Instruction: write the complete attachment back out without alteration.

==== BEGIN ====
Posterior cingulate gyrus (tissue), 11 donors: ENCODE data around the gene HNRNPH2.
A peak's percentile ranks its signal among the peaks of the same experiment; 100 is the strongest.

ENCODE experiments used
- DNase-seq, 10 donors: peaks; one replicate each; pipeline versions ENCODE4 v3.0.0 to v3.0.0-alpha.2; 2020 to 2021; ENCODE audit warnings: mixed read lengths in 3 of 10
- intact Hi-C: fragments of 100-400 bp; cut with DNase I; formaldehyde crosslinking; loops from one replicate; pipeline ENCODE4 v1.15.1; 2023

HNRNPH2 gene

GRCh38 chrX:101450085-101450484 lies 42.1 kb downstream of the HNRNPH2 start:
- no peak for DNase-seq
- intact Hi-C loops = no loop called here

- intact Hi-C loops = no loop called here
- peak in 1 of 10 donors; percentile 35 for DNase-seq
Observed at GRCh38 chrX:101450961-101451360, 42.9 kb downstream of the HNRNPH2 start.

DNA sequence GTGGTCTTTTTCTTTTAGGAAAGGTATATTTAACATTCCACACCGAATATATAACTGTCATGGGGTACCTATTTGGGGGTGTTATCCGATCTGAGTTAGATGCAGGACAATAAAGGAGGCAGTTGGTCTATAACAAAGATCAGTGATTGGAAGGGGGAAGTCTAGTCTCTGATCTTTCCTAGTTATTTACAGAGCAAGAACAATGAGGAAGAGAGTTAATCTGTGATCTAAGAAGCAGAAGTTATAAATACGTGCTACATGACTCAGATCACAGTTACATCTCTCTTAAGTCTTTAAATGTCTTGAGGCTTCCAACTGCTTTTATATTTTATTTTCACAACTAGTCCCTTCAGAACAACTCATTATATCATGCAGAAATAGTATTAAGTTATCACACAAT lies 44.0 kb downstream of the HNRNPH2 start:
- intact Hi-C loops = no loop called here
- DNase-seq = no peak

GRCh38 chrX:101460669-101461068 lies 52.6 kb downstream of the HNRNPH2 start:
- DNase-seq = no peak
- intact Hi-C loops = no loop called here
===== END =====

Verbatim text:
Posterior cingulate gyrus (tissue), 11 donors: ENCODE data around the gene HNRNPH2.
A peak's percentile ranks its signal among the peaks of the same experiment; 100 is the strongest.

ENCODE experiments used
- DNase-seq, 10 donors: peaks; one replicate each; pipeline versions ENCODE4 v3.0.0 to v3.0.0-alpha.2; 2020 to 2021; ENCODE audit warnings: mixed read lengths in 3 of 10
- intact Hi-C: fragments of 100-400 bp; cut with DNase I; formaldehyde crosslinking; loops from one replicate; pipeline ENCODE4 v1.15.1; 2023

HNRNPH2 gene

GRCh38 chrX:101450085-101450484 lies 42.1 kb downstream of the HNRNPH2 start:
- no peak for DNase-seq
- intact Hi-C loops = no loop called here

- intact Hi-C loops = no loop called here
- peak in 1 of 10 donors; percentile 35 for DNase-seq
Observed at GRCh38 chrX:101450961-101451360, 42.9 kb downstream of the HNRNPH2 start.

DNA sequence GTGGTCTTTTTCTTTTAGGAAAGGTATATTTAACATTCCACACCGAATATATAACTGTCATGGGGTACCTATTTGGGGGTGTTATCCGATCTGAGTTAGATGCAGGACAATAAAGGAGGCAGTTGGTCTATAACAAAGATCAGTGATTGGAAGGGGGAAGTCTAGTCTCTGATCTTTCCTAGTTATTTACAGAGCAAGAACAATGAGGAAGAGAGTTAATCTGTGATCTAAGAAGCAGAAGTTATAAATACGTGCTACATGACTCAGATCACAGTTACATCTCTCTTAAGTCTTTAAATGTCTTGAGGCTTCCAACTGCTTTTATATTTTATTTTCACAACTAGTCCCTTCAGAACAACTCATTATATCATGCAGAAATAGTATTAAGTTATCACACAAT lies 44.0 kb downstream of the HNRNPH2 start:
- intact Hi-C loops = no loop called here
- DNase-seq = no peak

GRCh38 chrX:101460669-101461068 lies 52.6 kb downstream of the HNRNPH2 start:
- DNase-seq = no peak
- intact Hi-C loops = no loop called here